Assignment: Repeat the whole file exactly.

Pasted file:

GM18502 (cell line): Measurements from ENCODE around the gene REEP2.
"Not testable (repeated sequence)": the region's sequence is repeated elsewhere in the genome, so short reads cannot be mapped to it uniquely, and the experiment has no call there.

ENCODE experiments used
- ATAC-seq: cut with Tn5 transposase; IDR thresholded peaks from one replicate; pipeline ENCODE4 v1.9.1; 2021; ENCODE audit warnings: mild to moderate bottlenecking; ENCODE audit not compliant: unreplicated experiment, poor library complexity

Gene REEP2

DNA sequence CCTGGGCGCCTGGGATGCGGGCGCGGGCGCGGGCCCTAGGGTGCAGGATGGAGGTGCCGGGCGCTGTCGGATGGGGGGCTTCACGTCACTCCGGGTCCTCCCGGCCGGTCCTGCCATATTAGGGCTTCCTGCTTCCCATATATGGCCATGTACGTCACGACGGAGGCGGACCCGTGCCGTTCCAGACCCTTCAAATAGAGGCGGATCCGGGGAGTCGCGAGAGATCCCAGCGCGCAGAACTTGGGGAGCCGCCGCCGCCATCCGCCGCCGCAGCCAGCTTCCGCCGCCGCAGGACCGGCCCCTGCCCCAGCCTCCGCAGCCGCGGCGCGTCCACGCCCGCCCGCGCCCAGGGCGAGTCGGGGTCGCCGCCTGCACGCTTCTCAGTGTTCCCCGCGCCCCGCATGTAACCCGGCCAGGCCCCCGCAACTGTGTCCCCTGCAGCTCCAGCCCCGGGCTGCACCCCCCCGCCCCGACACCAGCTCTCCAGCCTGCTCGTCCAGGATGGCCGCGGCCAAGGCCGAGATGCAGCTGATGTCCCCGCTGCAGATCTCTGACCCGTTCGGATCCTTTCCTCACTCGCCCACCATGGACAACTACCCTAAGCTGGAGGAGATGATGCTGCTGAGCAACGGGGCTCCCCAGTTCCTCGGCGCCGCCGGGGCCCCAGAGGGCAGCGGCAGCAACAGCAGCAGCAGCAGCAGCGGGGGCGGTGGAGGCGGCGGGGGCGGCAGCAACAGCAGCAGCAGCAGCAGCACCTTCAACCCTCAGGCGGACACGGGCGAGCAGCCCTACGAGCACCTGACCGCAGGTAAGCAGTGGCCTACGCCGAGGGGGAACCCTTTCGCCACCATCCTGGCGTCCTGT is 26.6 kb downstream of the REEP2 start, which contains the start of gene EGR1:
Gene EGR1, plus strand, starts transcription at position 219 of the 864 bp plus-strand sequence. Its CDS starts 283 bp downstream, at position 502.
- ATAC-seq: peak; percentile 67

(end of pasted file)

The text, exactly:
GM18502 (cell line): Measurements from ENCODE around the gene REEP2.
"Not testable (repeated sequence)": the region's sequence is repeated elsewhere in the genome, so short reads cannot be mapped to it uniquely, and the experiment has no call there.

ENCODE experiments used
- ATAC-seq: cut with Tn5 transposase; IDR thresholded peaks from one replicate; pipeline ENCODE4 v1.9.1; 2021; ENCODE audit warnings: mild to moderate bottlenecking; ENCODE audit not compliant: unreplicated experiment, poor library complexity

Gene REEP2

DNA sequence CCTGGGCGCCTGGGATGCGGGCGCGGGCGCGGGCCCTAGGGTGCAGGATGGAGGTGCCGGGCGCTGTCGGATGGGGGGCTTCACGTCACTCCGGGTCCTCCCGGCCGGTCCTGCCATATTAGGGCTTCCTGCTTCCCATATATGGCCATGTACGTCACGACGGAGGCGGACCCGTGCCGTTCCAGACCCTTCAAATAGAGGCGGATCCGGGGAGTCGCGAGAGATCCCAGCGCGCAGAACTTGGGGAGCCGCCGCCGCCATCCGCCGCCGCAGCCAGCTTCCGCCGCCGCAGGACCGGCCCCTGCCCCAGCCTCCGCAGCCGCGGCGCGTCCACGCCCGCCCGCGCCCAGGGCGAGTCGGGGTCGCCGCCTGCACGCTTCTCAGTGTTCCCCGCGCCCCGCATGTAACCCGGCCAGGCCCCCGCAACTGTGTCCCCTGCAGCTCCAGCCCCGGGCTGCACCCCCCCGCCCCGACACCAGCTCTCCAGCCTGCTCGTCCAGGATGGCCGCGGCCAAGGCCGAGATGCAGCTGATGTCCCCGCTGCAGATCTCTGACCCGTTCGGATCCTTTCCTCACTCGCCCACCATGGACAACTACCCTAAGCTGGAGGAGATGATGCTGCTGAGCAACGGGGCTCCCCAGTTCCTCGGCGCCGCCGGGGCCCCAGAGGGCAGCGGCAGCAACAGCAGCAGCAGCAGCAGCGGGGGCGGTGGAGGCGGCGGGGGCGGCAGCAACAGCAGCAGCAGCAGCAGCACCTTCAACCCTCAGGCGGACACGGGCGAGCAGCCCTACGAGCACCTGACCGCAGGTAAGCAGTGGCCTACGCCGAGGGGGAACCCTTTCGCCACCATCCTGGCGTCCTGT is 26.6 kb downstream of the REEP2 start, which contains the start of gene EGR1:
Gene EGR1, plus strand, starts transcription at position 219 of the 864 bp plus-strand sequence. Its CDS starts 283 bp downstream, at position 502.
- ATAC-seq: peak; percentile 67